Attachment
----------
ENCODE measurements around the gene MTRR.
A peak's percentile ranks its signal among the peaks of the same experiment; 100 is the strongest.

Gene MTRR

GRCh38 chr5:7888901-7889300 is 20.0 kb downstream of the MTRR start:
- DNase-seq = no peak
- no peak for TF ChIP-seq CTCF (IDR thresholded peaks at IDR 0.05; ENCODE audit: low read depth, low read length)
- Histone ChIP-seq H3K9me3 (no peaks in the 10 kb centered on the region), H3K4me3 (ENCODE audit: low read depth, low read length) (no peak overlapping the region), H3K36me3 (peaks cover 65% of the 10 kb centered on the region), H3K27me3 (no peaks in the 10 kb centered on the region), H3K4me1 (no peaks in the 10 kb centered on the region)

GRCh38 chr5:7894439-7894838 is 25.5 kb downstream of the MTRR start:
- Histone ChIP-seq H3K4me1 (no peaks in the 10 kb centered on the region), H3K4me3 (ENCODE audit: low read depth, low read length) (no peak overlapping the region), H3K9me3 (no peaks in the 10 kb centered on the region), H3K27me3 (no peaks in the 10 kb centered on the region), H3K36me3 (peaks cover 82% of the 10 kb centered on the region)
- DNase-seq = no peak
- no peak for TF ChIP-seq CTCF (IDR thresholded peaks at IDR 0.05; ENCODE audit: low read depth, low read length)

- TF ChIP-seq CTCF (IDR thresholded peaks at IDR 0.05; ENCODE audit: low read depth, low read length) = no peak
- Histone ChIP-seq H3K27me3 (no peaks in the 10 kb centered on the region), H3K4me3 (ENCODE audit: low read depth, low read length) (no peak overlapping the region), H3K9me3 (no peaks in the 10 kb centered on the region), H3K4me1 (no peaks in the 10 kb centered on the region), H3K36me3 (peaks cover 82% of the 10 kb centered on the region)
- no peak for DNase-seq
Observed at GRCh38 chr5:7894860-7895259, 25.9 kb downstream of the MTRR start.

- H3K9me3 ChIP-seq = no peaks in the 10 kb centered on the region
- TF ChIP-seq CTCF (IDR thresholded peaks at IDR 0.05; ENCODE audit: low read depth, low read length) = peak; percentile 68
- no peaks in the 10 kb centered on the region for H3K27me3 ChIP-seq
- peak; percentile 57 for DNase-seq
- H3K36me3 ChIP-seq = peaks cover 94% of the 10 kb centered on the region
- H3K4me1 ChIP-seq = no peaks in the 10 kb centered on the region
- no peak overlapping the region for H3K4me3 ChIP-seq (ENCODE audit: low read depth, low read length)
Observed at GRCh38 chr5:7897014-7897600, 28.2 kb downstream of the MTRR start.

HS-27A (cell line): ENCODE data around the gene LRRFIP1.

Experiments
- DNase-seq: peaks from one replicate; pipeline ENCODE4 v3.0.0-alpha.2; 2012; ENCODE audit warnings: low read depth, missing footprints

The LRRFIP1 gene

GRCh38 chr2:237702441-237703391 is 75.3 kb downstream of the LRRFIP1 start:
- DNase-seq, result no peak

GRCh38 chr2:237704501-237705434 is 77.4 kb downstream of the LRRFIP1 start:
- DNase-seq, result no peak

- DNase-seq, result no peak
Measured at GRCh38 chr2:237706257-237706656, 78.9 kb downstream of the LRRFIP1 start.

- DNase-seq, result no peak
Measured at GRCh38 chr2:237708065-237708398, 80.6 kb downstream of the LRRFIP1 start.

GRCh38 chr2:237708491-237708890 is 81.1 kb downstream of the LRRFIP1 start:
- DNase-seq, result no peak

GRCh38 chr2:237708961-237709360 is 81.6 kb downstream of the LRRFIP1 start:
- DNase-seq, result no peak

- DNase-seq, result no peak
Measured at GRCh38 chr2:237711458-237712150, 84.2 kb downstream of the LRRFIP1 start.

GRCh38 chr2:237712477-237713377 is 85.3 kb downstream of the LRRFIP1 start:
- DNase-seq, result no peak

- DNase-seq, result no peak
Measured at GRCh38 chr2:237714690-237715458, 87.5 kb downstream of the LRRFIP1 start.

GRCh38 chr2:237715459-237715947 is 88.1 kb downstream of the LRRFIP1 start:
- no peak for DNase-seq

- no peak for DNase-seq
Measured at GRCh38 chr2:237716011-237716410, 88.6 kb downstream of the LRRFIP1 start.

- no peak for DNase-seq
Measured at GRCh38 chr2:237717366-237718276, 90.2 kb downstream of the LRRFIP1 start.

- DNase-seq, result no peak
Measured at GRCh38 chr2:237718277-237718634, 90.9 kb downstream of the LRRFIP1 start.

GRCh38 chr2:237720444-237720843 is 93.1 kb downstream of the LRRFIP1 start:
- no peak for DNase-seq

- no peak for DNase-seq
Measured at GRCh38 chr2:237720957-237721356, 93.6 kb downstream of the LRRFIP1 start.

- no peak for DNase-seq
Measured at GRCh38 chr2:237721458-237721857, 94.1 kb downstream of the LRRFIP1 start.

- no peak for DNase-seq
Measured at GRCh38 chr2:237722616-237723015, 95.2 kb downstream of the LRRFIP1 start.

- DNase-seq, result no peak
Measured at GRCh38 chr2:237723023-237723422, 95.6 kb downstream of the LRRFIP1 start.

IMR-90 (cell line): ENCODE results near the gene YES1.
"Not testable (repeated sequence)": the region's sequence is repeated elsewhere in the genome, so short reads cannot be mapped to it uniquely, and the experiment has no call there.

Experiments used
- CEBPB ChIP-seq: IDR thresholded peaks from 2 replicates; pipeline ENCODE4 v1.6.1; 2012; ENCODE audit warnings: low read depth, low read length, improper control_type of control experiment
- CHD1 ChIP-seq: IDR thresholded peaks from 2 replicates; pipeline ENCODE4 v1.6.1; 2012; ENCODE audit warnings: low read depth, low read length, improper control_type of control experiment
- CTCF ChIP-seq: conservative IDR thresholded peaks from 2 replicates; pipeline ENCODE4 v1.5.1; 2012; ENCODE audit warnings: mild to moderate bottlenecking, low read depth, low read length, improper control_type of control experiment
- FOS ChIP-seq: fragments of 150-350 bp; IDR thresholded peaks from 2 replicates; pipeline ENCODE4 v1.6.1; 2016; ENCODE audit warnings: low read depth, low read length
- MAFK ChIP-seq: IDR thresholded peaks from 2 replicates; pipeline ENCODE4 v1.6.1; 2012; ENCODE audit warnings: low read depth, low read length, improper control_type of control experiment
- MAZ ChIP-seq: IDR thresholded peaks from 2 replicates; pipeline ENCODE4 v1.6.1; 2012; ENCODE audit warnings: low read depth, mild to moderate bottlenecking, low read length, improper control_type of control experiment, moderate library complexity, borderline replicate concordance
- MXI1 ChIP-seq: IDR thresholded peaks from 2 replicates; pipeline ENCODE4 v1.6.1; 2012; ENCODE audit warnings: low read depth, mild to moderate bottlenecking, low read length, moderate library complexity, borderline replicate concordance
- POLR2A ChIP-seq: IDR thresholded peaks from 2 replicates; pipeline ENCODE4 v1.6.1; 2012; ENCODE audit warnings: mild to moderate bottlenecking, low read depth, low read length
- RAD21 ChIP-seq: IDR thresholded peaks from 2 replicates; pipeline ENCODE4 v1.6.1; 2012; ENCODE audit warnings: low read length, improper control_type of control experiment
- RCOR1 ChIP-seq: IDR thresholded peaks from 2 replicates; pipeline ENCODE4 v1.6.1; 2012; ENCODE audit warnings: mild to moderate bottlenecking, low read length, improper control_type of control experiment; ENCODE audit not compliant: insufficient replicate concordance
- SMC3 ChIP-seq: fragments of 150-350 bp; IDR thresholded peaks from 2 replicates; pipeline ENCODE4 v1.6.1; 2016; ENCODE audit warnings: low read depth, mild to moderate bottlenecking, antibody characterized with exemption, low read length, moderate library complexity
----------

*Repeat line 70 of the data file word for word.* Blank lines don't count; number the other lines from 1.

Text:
- FOS ChIP-seq: fragments of 150-350 bp; IDR thresholded peaks from 2 replicates; pipeline ENCODE4 v1.6.1; 2016; ENCODE audit warnings: low read depth, low read length